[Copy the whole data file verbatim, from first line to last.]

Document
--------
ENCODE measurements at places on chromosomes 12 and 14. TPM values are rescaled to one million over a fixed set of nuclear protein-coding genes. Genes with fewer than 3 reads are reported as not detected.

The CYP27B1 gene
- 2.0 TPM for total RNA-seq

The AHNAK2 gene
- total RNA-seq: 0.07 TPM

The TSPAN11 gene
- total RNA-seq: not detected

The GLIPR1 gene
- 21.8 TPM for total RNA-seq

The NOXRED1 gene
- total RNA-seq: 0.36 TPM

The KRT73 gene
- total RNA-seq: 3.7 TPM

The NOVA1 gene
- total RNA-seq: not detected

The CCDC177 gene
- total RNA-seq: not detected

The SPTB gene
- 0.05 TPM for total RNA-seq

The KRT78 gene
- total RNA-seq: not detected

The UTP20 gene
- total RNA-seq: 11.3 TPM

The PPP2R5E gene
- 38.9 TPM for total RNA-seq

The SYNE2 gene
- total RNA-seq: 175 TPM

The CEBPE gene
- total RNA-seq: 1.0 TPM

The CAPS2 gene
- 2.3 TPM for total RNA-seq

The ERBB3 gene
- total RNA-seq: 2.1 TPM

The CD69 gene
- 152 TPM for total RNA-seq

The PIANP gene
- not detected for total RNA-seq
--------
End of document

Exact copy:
ENCODE measurements at places on chromosomes 12 and 14. TPM values are rescaled to one million over a fixed set of nuclear protein-coding genes. Genes with fewer than 3 reads are reported as not detected.

The CYP27B1 gene
- 2.0 TPM for total RNA-seq

The AHNAK2 gene
- total RNA-seq: 0.07 TPM

The TSPAN11 gene
- total RNA-seq: not detected

The GLIPR1 gene
- 21.8 TPM for total RNA-seq

The NOXRED1 gene
- total RNA-seq: 0.36 TPM

The KRT73 gene
- total RNA-seq: 3.7 TPM

The NOVA1 gene
- total RNA-seq: not detected

The CCDC177 gene
- total RNA-seq: not detected

The SPTB gene
- 0.05 TPM for total RNA-seq

The KRT78 gene
- total RNA-seq: not detected

The UTP20 gene
- total RNA-seq: 11.3 TPM

The PPP2R5E gene
- 38.9 TPM for total RNA-seq

The SYNE2 gene
- total RNA-seq: 175 TPM

The CEBPE gene
- total RNA-seq: 1.0 TPM

The CAPS2 gene
- 2.3 TPM for total RNA-seq

The ERBB3 gene
- total RNA-seq: 2.1 TPM

The CD69 gene
- 152 TPM for total RNA-seq

The PIANP gene
- not detected for total RNA-seq